Botanical Name:Glycyrrkim glabra
The herb is a popular flavoring agent. It is a tall, erect herb, growing upto about 1.5 meters in height. It has compound leaves, lilac or light violet flowers, flat fruit and is densely covered with small spinous outgrowths. The dried roots and underground stems or rhizomes of the plant constitute the drug.
Licorice has been known to pharmacists for thousands of years.
In ancient Chinese pharmacy, it was used for its rejuvenating properties especially when used for long periods. It was used to quench thirst, alleviate feverishness, pain, cough and distress of breathing.
It plays an important part in Ayurvedic system of medicine. The herb is cultivated in southern Europe, Syria, Iraq, Turkey, Greece and Russia. Large quantities of these roots are annually imported in India, though it is also cultivated in northwest parts of the country.
The root of the plant is a laxative and expectorant. When externally used it has a soothing effect on the skin, Powdered herb is very popular in allopathic medicine.
This is an excellent remedy for relieving pain, discomfort and other symptoms caused by acrid matter in the stomach. It should be taken in powder form.
The herb is a recognized home remedy for sore throat. A small piece of raw herb if chewed or sucked, provides relief by soothing the inflammation.
Lubricating the throat with a decoction of the herb mixed with honey brings relief in dry cough.
It is used in the treatment of myopia. Half a teaspoon of the powder of the root, mixed with an equal amount of honey and half the quantity of ghee, can be given twice daily with milk on an empty stomach in this case.
The herb is also used as a laxative in constipation. Its Powder is taken with jaggery and water in this condition.
This is very effective in treating pain due to stomach ulcers, as it soothes the irritation caused by acids. Pieces of the dried root soaked overnight in water and the infusion taken with rice helps in the cure of ulcers. Even allopathic physicians use this herb for treating ulcers.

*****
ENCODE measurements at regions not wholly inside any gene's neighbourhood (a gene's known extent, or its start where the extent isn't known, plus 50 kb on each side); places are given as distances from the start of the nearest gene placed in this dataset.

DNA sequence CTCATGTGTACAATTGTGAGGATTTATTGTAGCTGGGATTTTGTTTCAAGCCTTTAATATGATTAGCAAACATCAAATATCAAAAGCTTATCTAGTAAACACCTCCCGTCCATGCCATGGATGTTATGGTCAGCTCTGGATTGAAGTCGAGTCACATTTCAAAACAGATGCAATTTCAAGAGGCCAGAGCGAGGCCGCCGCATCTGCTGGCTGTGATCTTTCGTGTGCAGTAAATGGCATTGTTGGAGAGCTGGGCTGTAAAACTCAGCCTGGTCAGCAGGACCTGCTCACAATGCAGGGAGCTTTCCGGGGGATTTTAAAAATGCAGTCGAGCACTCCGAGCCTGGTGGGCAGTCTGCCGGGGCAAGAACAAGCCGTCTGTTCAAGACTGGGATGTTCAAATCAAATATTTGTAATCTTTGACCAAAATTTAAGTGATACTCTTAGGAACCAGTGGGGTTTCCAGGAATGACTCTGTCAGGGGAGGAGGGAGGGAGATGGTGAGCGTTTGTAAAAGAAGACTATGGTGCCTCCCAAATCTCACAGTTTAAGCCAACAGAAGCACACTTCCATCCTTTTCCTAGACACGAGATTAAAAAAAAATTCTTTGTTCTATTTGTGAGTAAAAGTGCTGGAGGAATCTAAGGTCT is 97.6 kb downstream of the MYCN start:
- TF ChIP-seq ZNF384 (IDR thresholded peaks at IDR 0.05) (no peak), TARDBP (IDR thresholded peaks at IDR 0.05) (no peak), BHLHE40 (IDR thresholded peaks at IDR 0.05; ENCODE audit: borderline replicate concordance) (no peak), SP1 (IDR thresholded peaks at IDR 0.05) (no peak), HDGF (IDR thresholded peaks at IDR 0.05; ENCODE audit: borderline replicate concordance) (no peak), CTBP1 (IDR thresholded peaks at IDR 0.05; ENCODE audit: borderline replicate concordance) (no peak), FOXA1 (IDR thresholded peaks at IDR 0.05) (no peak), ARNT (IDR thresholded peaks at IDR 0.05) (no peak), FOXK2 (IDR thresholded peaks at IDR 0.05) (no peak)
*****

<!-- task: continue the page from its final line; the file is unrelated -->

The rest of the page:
The herb alleviates muscular pains. Taking an infusion of the roots soaked overnight relieves any chronic joint problems.
The sticks of dried rhizomes are soaked in water and the infusion used as a gargle brings quick relief in oral inflammations. Tiny bits of the stick with sugar-candy can also be sucked.
The herb is effective in treating patchy baldness. Small pieces of the root are ground with milk with a pinch of saffron to a paste.
When this paste is applied over the bald patches at bedtime regularly, hair growth is seen within a few weeks. This prescription is very effective in the initial stages of baldness, excessive hair loss and dandruff.
Wounds and Scalds
The powder mixed with butter or ghee and honey, can be applied on cuts and wounds with good results. The leaves of the plant, applied as a poultice, is a useful remedy in scalds of the head and body.
The herb heals corns which are just appearing. A paste of liquorice sticks mixed with sesame or mustard oil, if rubbed into the hardened skin at bed time softens the skin and the corn decreases in size.
Continuous and uninterrupted use of licorice in the treatment of stomach ulcer is not advisable as it may cause increase (in weight and puffiness of body. It should also be avoided in pregnancy and in heart and kidney conditions.